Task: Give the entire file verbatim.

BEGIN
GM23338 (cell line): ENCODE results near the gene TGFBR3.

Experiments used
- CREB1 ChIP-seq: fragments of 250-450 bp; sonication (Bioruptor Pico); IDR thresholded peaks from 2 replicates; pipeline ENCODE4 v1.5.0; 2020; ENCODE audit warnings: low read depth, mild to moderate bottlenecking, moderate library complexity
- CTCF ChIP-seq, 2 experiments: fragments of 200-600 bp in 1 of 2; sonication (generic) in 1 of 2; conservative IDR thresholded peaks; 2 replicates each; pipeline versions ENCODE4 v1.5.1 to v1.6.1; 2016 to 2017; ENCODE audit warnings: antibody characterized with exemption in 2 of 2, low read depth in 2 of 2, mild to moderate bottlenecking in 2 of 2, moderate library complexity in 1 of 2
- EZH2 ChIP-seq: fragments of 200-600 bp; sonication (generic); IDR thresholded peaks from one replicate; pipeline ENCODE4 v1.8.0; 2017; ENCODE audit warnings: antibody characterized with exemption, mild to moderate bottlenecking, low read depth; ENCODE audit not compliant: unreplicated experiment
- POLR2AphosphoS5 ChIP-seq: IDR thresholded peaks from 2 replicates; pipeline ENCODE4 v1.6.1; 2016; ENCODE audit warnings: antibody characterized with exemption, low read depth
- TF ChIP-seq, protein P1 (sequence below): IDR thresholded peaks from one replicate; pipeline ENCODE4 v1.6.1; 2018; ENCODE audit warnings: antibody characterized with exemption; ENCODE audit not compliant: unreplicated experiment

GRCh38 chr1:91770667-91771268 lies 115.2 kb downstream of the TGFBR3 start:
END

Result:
GM23338 (cell line): ENCODE results near the gene TGFBR3.

Experiments used
- CREB1 ChIP-seq: fragments of 250-450 bp; sonication (Bioruptor Pico); IDR thresholded peaks from 2 replicates; pipeline ENCODE4 v1.5.0; 2020; ENCODE audit warnings: low read depth, mild to moderate bottlenecking, moderate library complexity
- CTCF ChIP-seq, 2 experiments: fragments of 200-600 bp in 1 of 2; sonication (generic) in 1 of 2; conservative IDR thresholded peaks; 2 replicates each; pipeline versions ENCODE4 v1.5.1 to v1.6.1; 2016 to 2017; ENCODE audit warnings: antibody characterized with exemption in 2 of 2, low read depth in 2 of 2, mild to moderate bottlenecking in 2 of 2, moderate library complexity in 1 of 2
- EZH2 ChIP-seq: fragments of 200-600 bp; sonication (generic); IDR thresholded peaks from one replicate; pipeline ENCODE4 v1.8.0; 2017; ENCODE audit warnings: antibody characterized with exemption, mild to moderate bottlenecking, low read depth; ENCODE audit not compliant: unreplicated experiment
- POLR2AphosphoS5 ChIP-seq: IDR thresholded peaks from 2 replicates; pipeline ENCODE4 v1.6.1; 2016; ENCODE audit warnings: antibody characterized with exemption, low read depth
- TF ChIP-seq, protein P1 (sequence below): IDR thresholded peaks from one replicate; pipeline ENCODE4 v1.6.1; 2018; ENCODE audit warnings: antibody characterized with exemption; ENCODE audit not compliant: unreplicated experiment

GRCh38 chr1:91770667-91771268 lies 115.2 kb downstream of the TGFBR3 start: